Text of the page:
AT a recent talk on the Great War in Salisbury Library by Ken Smith, he quoted LP Hartley’s memorable line: “The past is a foreign country; they do things differently there.”

These words came back to me when I visited two concurrent shows on Cecil Beaton.

Photography is my subject, and I can say with confidence that Beaton was a good photographer, even influencing Angus McBean and David Bailey.

However neither show has much content to interest me: Beaton’s most significant work is not here.

Both exhibitions accomplish what they set out to do.

At Salisbury Museum, Beaton at Home at Ashcombe and Reddish draws on a wide variety of sources to present a dense, layered picture of his social life. It also covers his design and theatre work.

Cecil Beaton at Wilton features only the photographs.

In the main these are reproductions rather than original prints, but these have been significantly enlarged to good effect.

Together they give the impression of constant parties and endless dressing-up; a way of life that now seems to belong to another world, one that is superficial and irrelevant today.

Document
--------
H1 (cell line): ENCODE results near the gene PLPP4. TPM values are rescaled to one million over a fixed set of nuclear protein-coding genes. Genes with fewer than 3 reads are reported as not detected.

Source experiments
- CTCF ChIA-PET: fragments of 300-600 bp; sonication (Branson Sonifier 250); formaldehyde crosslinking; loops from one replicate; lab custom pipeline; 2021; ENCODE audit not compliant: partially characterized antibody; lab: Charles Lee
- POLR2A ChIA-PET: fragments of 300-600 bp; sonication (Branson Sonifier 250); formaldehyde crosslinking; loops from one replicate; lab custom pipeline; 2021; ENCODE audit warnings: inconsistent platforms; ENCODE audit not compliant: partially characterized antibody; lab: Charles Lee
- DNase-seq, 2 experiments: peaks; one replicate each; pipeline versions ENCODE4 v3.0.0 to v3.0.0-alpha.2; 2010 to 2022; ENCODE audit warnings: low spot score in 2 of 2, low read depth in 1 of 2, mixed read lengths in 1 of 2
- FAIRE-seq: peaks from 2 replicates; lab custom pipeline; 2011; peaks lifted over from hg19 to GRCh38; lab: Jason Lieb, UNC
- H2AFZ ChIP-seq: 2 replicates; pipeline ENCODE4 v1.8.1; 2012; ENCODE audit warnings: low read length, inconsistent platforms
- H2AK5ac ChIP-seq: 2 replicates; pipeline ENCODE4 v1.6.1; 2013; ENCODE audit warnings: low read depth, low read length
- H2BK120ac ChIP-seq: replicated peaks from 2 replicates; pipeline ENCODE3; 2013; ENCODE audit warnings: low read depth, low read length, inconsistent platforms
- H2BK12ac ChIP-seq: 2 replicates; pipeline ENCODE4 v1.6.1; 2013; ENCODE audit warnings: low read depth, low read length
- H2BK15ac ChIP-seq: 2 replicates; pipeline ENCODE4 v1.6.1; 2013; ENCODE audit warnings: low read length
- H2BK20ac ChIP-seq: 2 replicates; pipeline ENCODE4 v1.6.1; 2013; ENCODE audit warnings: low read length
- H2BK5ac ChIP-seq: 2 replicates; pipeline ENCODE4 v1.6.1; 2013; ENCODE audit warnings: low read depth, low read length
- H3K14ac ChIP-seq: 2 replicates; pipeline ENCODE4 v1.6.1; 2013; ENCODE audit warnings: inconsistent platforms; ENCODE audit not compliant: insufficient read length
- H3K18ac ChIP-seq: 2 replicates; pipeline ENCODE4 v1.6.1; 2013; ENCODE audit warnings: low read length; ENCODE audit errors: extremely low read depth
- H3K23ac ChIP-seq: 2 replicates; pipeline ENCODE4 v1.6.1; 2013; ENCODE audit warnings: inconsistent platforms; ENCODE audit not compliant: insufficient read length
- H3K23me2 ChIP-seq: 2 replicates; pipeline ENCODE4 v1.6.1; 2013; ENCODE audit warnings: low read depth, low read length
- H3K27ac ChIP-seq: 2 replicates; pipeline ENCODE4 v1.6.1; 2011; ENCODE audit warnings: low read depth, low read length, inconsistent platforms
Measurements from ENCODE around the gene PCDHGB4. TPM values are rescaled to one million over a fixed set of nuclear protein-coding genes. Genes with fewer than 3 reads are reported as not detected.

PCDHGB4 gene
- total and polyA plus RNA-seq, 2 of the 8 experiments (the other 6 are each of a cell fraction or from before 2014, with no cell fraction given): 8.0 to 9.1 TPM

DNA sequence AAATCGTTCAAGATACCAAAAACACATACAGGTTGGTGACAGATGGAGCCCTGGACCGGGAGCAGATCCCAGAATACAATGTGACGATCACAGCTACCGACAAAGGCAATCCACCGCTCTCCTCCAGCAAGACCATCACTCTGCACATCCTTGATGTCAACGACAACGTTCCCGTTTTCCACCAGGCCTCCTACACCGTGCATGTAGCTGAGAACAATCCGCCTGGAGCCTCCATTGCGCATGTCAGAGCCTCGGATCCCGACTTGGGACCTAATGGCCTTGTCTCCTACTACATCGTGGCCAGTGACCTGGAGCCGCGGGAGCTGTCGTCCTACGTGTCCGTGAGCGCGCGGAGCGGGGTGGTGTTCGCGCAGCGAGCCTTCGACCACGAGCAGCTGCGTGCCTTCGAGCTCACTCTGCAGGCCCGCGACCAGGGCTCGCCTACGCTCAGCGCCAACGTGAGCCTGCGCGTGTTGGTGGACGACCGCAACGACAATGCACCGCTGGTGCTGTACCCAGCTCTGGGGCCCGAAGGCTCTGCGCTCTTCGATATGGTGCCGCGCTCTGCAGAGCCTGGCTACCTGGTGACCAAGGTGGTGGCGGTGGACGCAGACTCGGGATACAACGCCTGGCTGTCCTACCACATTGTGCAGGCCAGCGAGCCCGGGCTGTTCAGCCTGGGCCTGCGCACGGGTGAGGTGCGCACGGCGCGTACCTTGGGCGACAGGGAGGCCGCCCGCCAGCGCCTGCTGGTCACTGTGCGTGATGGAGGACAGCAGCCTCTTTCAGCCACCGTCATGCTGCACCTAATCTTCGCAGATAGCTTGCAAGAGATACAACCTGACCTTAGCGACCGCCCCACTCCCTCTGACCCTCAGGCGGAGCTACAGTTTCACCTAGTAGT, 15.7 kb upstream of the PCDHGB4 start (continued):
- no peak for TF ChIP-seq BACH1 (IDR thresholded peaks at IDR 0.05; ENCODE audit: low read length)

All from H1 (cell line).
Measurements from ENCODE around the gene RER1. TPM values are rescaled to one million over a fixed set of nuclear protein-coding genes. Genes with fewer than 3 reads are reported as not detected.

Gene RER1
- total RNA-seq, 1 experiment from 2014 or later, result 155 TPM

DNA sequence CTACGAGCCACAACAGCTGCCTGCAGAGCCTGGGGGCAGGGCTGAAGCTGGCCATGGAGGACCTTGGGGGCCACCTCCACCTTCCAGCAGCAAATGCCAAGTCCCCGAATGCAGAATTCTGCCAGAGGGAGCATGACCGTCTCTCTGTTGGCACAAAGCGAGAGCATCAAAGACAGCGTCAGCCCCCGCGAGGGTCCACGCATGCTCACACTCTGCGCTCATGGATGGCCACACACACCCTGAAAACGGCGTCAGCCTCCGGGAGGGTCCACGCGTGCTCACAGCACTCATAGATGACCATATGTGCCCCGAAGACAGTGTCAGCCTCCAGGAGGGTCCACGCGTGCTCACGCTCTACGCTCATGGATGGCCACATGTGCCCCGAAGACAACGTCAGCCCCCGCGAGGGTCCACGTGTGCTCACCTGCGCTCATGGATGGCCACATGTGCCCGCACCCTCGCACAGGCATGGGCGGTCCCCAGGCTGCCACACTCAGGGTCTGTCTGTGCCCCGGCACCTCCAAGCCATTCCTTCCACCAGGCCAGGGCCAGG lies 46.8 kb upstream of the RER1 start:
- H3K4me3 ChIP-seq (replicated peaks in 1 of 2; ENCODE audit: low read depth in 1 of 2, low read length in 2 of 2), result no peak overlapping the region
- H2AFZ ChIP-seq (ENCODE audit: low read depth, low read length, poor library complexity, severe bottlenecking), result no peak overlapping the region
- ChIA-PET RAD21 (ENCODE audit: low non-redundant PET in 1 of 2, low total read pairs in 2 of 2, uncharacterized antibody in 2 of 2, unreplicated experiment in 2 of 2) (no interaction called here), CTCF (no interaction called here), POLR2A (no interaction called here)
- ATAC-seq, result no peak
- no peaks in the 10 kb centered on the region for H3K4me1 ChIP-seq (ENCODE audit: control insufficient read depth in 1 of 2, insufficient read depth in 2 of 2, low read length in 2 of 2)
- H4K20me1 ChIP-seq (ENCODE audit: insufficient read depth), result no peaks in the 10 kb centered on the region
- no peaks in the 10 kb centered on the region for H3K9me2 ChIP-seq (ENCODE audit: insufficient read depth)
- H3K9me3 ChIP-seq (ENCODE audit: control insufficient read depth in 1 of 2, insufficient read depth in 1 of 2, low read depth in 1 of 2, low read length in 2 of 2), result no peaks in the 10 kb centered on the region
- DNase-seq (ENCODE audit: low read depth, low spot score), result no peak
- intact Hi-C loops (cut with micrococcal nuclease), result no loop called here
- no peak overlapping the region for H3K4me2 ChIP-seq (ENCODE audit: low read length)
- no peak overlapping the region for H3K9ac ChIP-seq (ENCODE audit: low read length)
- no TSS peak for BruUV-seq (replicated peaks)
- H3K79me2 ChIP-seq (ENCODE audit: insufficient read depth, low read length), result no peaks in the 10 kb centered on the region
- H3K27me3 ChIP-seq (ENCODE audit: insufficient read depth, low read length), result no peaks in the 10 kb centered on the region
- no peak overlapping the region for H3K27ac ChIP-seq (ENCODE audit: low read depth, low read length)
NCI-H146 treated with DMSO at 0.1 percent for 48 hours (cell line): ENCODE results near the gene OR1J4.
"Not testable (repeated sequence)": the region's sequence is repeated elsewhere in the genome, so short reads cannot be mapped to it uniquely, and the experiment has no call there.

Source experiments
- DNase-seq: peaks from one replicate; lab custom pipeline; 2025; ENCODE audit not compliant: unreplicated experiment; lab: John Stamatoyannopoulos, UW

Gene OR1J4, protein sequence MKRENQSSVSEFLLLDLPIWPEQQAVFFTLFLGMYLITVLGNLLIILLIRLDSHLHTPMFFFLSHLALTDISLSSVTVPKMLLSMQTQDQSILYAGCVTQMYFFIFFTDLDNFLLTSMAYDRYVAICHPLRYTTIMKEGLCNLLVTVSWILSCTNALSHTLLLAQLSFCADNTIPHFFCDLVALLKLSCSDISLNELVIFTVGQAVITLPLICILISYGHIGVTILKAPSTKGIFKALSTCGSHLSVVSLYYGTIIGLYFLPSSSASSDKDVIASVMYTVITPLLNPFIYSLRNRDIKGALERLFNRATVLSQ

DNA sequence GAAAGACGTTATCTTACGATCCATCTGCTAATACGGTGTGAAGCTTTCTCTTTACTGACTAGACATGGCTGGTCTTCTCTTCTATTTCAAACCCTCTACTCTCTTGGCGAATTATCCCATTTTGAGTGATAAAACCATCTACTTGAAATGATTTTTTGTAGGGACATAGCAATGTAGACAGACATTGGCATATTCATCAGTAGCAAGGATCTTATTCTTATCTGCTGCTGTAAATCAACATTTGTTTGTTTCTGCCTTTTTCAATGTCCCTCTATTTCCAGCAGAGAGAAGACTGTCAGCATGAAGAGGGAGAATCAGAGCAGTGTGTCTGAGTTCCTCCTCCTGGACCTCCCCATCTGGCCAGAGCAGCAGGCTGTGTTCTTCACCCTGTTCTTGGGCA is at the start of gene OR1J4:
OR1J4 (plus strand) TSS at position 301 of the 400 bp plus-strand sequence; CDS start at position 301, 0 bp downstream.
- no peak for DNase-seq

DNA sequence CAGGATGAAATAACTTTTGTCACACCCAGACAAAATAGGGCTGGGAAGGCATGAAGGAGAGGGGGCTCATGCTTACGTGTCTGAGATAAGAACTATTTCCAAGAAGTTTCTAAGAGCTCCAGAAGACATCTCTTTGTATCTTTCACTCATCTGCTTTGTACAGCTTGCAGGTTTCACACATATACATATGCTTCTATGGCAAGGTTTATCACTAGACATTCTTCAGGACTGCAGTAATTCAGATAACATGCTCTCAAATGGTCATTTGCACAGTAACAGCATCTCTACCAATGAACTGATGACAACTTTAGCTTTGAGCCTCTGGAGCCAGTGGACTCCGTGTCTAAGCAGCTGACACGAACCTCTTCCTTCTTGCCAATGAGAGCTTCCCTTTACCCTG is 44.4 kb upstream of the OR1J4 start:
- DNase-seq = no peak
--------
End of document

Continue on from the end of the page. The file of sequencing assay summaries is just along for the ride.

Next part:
Maybe this does have a modern equivalent: yes, it’s the world of OK! and Hello! magazines.

The partying had to stop in 1939, but if it hadn’t been for the war, Beaton’s legacy would have been meagre.

Sacked by American Vogue for inserting anti-semitic text into a picture caption, he returned home shortly before the war and found a quite different context for his talent.

The fashion photographer with a flair that made him the favourite of the rich and famous now turned his camera on Britain in the Blitz.

Here you find his best work, and an enviable legacy (a few good examples can be viewed online). Ordinary people: soldiers, sailors and blitz victims are accorded the dignity or glamour, even nobility, only before seen in portraits of the great or good. It was a remarkable achievement.

The Wilton show runs until September 15; Salisbury until September 19.

At the other museum in the Close, the Rifles, you can see the results of a joint project led by the National Portrait Gallery.

The aim was to encourage young people to use museum resources intelligently by making original art.

In Wiltshire, artist Henny Burnett worked with students from Bishops Wordsworth’s and Avon Valley College, using two First World War diaries and museum exhibits as source material. The result is an exhibition of ‘postcards home’ made by the students and the artist.

By Martin Urmson

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